Discovering a new dataset always makes for an exciting time at the Clark Library and provides an excellent opportunity to experiment. We recently learned about the newest version of the Institute of Museum and Library Services (IMLS) Museum Universe Data File. The dataset consists of information describing over 35,000 museums throughout the United States. The dataset describes location, type of museum, rural/urban status and tax information (e.g. revenue, income) where available. There is much more that could be done with this data, but we initially just wanted to get a sense of what the data look like on a map.
A full sized image is also available.
We decided to make a series of small static multiples of the different categories of museum provided in the data in order to see the national distribution. Seeing each of the maps side by side makes it easy to compare the distributions visually. We created our initial maps in ArcGIS for Desktop, producing a single small map for each of the nine categories of museum. We exported the image to a (rather unwieldy) Adobe Illustrator file. Illustrator was able to handle the 35,000 points, but just barely. We then changed the colors to a palette from Color Brewer. Despite working with these tools and methodologies on a regular basis, we were - as we often are! - surprised at how long it took to go from raw data to concept to final visualization.
We were initially interested in some of the tax data, but found the data to be too messy to work with in a reasonable way. Museums that were part of larger institutions, such as the Museum of Art at Duke listed with income of $12.5 billion, most likely had their revenue and income data drawn from the parent institution's tax information. Stanford University was listed as a museum, with no delineation from the rest of the university, with the highest income in the dataset of $17.6 billion. It is typical to find ourselves trying things out that don't ultimately work, and this is part of the process of building an understanding of a dataset's possibilities and limitations.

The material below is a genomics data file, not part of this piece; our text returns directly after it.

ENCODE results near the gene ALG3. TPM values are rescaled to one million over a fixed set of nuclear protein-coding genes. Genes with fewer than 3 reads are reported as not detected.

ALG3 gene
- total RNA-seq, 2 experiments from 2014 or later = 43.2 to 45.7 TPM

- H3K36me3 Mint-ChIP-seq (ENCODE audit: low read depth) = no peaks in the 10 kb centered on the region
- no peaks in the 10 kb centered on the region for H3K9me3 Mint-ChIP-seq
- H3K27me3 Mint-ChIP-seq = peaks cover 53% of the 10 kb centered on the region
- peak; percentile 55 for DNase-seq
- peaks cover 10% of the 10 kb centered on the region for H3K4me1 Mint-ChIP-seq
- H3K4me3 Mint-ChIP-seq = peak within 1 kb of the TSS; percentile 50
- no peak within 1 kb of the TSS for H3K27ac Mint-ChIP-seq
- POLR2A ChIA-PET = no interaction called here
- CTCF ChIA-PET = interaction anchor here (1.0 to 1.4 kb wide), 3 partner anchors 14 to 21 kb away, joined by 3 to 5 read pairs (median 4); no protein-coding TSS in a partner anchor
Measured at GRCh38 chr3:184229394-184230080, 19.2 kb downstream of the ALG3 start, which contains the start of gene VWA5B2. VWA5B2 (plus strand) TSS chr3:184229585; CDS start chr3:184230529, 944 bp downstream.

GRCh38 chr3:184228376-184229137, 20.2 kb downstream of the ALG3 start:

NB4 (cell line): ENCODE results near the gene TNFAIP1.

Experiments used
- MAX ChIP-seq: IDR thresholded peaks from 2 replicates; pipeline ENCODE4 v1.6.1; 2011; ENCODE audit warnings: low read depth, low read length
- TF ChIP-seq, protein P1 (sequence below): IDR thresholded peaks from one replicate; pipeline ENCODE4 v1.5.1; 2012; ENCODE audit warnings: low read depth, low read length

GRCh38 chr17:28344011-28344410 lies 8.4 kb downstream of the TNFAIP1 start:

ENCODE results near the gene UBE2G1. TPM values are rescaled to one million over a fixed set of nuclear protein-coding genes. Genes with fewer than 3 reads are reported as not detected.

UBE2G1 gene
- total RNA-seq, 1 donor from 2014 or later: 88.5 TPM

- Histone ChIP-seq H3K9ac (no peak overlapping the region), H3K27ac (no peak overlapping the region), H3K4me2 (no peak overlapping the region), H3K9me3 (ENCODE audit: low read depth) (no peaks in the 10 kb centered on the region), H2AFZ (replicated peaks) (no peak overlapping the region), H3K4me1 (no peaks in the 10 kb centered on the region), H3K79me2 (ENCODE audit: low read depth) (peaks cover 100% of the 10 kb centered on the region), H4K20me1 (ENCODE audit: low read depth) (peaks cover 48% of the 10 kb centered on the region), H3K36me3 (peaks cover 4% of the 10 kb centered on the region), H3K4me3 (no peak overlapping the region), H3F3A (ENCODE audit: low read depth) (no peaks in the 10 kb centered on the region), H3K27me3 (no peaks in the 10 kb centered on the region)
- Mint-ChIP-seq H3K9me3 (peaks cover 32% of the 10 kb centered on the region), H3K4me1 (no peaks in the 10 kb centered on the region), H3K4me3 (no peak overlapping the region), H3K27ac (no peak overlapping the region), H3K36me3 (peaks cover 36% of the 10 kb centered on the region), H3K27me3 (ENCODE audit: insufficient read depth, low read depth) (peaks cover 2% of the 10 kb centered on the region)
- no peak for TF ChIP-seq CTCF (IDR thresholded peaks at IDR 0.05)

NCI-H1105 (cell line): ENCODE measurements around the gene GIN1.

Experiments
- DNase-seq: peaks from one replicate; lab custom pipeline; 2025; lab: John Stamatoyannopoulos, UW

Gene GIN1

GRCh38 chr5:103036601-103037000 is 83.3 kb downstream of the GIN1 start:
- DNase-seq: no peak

As we worked on creating the small multiples pictured above, we discussed next steps for exploring and visualizing this dataset. In the coming weeks we plan to produce a similar but interactive visualization using Leaflet or other open source web map technologies. The underlying data will be the exact same csv file with 35,000 records, but the choices we make with these tools will produce a very different visualization.
Justin Joque and Nicole Scholtz